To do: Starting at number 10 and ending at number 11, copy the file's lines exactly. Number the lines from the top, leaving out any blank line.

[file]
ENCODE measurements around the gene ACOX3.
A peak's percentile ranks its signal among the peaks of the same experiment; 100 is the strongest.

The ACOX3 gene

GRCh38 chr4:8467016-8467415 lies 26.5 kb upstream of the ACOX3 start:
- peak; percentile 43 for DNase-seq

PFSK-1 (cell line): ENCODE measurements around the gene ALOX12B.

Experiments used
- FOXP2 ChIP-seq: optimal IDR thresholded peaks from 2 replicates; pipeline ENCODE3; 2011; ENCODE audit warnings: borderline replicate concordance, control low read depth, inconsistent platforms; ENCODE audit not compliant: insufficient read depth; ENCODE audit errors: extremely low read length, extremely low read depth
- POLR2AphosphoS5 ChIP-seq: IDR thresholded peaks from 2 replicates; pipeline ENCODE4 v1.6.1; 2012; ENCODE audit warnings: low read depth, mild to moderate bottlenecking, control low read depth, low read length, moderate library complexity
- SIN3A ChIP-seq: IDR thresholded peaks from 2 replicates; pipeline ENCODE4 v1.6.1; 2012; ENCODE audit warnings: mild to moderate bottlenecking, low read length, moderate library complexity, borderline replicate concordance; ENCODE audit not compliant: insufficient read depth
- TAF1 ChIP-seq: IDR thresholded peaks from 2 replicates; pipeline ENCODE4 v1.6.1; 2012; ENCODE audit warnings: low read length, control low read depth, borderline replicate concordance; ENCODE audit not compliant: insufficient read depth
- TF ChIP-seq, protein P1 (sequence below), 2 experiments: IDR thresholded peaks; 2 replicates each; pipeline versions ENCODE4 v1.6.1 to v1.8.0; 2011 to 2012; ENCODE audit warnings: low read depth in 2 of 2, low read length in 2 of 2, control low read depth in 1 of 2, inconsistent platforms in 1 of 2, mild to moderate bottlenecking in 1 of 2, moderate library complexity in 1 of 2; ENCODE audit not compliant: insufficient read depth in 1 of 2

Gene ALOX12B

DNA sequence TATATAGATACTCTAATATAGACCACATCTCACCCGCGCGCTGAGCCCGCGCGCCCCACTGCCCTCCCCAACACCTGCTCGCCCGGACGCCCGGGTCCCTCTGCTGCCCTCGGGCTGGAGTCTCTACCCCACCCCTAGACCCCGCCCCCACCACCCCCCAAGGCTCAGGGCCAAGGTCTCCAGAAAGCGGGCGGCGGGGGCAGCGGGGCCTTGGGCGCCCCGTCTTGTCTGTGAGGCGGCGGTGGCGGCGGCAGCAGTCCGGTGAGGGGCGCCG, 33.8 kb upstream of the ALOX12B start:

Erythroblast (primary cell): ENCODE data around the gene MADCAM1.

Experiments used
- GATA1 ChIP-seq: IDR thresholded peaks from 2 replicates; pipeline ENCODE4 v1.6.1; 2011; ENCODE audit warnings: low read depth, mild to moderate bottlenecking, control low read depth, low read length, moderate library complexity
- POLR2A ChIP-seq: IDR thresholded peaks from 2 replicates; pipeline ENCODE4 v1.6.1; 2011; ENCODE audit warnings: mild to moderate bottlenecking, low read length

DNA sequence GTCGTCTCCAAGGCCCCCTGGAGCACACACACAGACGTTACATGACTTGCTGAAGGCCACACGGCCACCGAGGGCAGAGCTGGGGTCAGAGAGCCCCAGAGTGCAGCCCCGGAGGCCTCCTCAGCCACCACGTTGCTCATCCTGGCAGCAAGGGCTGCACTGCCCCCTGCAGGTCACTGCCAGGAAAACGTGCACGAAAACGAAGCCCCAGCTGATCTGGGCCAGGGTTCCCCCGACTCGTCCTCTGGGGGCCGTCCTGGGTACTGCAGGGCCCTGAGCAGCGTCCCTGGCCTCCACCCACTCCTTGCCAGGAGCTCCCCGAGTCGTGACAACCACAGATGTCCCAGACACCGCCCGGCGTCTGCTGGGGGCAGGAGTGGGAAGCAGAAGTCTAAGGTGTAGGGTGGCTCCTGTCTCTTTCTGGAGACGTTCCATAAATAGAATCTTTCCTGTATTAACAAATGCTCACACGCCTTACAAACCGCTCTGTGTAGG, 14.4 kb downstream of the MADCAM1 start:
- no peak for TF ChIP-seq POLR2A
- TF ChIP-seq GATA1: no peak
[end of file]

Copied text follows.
- SIN3A ChIP-seq: IDR thresholded peaks from 2 replicates; pipeline ENCODE4 v1.6.1; 2012; ENCODE audit warnings: mild to moderate bottlenecking, low read length, moderate library complexity, borderline replicate concordance; ENCODE audit not compliant: insufficient read depth
- TAF1 ChIP-seq: IDR thresholded peaks from 2 replicates; pipeline ENCODE4 v1.6.1; 2012; ENCODE audit warnings: low read length, control low read depth, borderline replicate concordance; ENCODE audit not compliant: insufficient read depth